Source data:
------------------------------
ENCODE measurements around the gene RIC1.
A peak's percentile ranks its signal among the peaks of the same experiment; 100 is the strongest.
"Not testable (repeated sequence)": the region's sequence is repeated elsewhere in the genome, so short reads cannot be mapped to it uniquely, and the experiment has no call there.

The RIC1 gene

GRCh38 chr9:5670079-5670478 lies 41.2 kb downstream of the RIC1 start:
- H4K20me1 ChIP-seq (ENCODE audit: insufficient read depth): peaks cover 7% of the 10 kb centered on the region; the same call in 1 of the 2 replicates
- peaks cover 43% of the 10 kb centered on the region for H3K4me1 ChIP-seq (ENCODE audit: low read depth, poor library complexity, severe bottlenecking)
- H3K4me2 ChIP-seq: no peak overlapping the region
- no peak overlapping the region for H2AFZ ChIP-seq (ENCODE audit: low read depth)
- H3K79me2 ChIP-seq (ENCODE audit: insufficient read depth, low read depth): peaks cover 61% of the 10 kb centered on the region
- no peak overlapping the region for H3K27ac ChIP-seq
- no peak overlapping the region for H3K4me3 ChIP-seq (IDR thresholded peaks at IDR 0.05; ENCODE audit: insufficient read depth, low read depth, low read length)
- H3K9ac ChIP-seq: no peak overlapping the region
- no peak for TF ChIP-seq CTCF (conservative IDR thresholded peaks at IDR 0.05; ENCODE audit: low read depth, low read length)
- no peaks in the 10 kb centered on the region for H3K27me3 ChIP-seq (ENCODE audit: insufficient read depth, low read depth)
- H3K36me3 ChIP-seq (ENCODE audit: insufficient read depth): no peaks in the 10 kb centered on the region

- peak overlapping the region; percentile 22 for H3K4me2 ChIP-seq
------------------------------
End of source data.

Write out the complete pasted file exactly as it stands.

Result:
ENCODE measurements around the gene RIC1.
A peak's percentile ranks its signal among the peaks of the same experiment; 100 is the strongest.
"Not testable (repeated sequence)": the region's sequence is repeated elsewhere in the genome, so short reads cannot be mapped to it uniquely, and the experiment has no call there.

The RIC1 gene

GRCh38 chr9:5670079-5670478 lies 41.2 kb downstream of the RIC1 start:
- H4K20me1 ChIP-seq (ENCODE audit: insufficient read depth): peaks cover 7% of the 10 kb centered on the region; the same call in 1 of the 2 replicates
- peaks cover 43% of the 10 kb centered on the region for H3K4me1 ChIP-seq (ENCODE audit: low read depth, poor library complexity, severe bottlenecking)
- H3K4me2 ChIP-seq: no peak overlapping the region
- no peak overlapping the region for H2AFZ ChIP-seq (ENCODE audit: low read depth)
- H3K79me2 ChIP-seq (ENCODE audit: insufficient read depth, low read depth): peaks cover 61% of the 10 kb centered on the region
- no peak overlapping the region for H3K27ac ChIP-seq
- no peak overlapping the region for H3K4me3 ChIP-seq (IDR thresholded peaks at IDR 0.05; ENCODE audit: insufficient read depth, low read depth, low read length)
- H3K9ac ChIP-seq: no peak overlapping the region
- no peak for TF ChIP-seq CTCF (conservative IDR thresholded peaks at IDR 0.05; ENCODE audit: low read depth, low read length)
- no peaks in the 10 kb centered on the region for H3K27me3 ChIP-seq (ENCODE audit: insufficient read depth, low read depth)
- H3K36me3 ChIP-seq (ENCODE audit: insufficient read depth): no peaks in the 10 kb centered on the region

- peak overlapping the region; percentile 22 for H3K4me2 ChIP-seq